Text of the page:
How Run the Jewels Just Saved the State of Hip Hop
Although it was leaked several days ago, today was the official release of Run the Jewels 2, the self-titled sequel by the rap duo comprised of Killer Mike and El-P. The album is many things: a far superior work than their first album as Run the Jewels, one of the most lacerating hip hop records in recent memory, a master exercise in the art of beat production, but more important than any of those, it is the record that has saved the state of hip hop in 2014.
On their first album, Run the Jewels established themselves as emcees with a razor edge. The anticipation of seeing a full length collaboration between Atlanta staple and OutKast protégé Killer Mike with Brooklyn based rapper and beat maker El-P was high, and the fruits of their labors delivered on all the speculation. This album was dark. Standout tracks like ‘DDFH’ (short for Do Dope, Fuck Hope) and ‘Banana Clipper’ were devastatingly bleak while simultaneously able to shut the club down with their colossal bass line and rapid fire rhyme delivery. While not without it’s flaws, it proved that when rap worlds collide, it can most certainly turn out for the best.
Enter the sequel, where Killer Mike and El-P are through being sad and are downright pissed. Indignant rage pervades every track, whether its in the subtle lyricism of ‘Crown’ or blatantly served up in ‘Close Your Eyes (And Count to Fuck)’. The latter track is even built around a sample and features a verse from Rage Against the Machine’s Zach de la Rocha, which is about as textbook angry as it gets. No one is safe in this album; felons in prison are encouraged to revolt while simpletons are told to pick up a copy of The Anarchist’s Cookbook, the song ‘Lie, Cheat, and Steal’ justifies it’s title simply because ‘everyone’s doing it.’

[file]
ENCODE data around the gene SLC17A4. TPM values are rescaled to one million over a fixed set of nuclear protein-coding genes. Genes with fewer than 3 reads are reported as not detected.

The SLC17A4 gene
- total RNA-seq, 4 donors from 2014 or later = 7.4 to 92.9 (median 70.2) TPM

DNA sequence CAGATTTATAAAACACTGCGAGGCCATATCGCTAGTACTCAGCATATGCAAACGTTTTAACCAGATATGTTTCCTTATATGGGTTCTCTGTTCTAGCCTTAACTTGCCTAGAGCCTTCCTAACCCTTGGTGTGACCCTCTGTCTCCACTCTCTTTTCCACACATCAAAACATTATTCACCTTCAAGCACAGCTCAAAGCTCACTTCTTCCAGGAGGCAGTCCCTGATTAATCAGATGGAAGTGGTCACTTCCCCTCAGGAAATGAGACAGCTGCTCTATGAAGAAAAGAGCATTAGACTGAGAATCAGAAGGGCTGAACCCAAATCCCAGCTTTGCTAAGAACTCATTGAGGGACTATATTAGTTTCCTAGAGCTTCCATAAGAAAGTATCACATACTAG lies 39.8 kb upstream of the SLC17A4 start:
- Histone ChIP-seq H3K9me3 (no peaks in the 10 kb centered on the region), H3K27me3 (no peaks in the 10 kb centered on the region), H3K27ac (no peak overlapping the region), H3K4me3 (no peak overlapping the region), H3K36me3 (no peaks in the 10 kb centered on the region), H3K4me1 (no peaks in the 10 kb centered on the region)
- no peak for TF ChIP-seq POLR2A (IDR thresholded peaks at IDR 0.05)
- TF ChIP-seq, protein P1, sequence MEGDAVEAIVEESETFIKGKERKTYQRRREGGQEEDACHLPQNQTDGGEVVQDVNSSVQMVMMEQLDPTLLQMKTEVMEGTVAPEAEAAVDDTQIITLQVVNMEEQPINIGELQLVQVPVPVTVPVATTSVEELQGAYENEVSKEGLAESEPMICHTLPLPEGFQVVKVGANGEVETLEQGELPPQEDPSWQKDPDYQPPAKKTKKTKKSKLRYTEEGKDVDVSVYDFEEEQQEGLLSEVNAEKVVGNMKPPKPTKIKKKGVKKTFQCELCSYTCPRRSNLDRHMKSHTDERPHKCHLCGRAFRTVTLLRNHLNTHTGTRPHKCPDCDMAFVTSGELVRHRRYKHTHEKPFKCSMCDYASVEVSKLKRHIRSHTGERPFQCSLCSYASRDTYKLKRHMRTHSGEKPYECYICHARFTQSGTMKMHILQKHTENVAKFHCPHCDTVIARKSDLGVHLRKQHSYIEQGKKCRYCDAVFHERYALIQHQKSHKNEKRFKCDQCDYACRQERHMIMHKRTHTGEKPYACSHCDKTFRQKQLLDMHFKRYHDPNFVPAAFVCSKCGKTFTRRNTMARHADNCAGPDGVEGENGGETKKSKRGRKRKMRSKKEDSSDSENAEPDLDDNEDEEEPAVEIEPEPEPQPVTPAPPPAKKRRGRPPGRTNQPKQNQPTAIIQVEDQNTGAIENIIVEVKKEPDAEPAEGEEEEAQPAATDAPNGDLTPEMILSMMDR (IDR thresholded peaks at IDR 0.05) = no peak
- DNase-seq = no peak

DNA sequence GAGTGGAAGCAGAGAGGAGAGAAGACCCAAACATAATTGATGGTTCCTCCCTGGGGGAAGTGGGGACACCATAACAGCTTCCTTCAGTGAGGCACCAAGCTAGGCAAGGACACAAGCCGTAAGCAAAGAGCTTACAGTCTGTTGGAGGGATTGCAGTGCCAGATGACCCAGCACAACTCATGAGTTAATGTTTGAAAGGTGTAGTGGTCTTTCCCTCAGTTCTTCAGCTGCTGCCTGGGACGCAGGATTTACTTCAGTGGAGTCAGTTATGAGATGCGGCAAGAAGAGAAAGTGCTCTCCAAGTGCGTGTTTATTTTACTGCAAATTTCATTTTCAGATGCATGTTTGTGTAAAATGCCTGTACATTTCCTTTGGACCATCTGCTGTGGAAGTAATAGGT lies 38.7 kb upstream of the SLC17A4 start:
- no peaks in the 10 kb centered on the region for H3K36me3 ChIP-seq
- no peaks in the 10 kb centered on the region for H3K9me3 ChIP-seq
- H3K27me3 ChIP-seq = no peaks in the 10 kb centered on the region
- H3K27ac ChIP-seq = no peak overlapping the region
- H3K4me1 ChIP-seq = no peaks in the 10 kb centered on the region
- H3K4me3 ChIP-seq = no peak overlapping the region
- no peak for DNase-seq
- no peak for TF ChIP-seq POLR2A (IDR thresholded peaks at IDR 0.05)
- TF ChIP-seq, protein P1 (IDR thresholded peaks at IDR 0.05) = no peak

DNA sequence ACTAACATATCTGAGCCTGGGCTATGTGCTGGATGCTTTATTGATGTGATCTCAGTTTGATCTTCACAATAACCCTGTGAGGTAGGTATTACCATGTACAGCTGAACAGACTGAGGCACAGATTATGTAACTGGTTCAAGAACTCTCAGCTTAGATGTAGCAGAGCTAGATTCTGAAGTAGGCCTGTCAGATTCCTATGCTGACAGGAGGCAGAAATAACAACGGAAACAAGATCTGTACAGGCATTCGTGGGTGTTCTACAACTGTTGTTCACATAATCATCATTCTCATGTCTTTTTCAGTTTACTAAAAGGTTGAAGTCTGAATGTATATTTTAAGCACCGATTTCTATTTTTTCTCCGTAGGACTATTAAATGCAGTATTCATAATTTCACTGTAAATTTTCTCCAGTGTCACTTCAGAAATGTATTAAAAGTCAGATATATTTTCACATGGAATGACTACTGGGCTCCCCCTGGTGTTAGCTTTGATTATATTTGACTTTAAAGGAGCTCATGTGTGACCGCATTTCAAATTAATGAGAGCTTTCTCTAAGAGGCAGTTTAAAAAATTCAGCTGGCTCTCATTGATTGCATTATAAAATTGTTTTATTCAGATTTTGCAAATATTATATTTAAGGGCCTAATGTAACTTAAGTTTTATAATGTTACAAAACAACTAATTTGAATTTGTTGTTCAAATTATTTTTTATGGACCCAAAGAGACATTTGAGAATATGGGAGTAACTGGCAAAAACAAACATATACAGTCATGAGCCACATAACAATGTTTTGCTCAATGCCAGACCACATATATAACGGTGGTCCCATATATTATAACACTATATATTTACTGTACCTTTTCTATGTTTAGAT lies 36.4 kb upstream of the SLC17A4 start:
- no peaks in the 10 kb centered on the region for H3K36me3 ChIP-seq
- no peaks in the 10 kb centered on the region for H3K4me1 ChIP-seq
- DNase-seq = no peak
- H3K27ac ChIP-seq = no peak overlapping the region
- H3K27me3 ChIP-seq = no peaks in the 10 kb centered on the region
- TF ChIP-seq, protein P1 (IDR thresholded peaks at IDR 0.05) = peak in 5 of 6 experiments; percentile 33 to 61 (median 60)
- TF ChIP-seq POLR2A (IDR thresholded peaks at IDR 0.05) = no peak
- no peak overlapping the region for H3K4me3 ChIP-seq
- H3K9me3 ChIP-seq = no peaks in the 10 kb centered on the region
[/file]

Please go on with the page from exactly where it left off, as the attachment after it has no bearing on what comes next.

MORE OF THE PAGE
It’s a brutal listen, and under no circumstances will it be universally adored, yet Run the Jewels 2 is the most important hip hop release in over a year. As we still lovingly remember, Kanye West dropped a similarly angry album in the summer of 2013, a little record that became known as Yeezus. Much has been written about how Kanye has progressively influenced the course of hip hop with each of his albums, but Yeezus was not so much a trendsetter as a trendstopper. After an album that technically was a seamless meeting between the rise of EDM and rap, and thematically was the most biting critique of our 99%er society, rap was left at a standstill. The past year and a half has seen a few releases of note, but as a whole the field of hip hop has been left dry and unsown, pushing music that has been standard millennial fare.
And hence RTJ2 has been delivered upon us, a record that is so overwhelmingly of the moment that it will take us months before we can fully process it. It is an angry album that suits the angry times in which we live, they’re fed up with this shit and they’re even more fed up that we’re not. Their keen articulation on the album is able to subvert the tropes of hip hop (misogyny in rap may be shattered forever with ‘Love Again’) while simultaneously probing the deeper issues plaguing our society of faux racism, faux sexism, and faux classicism. Run the Jewels are enraged, and hell hath no fury like a rapper scorned.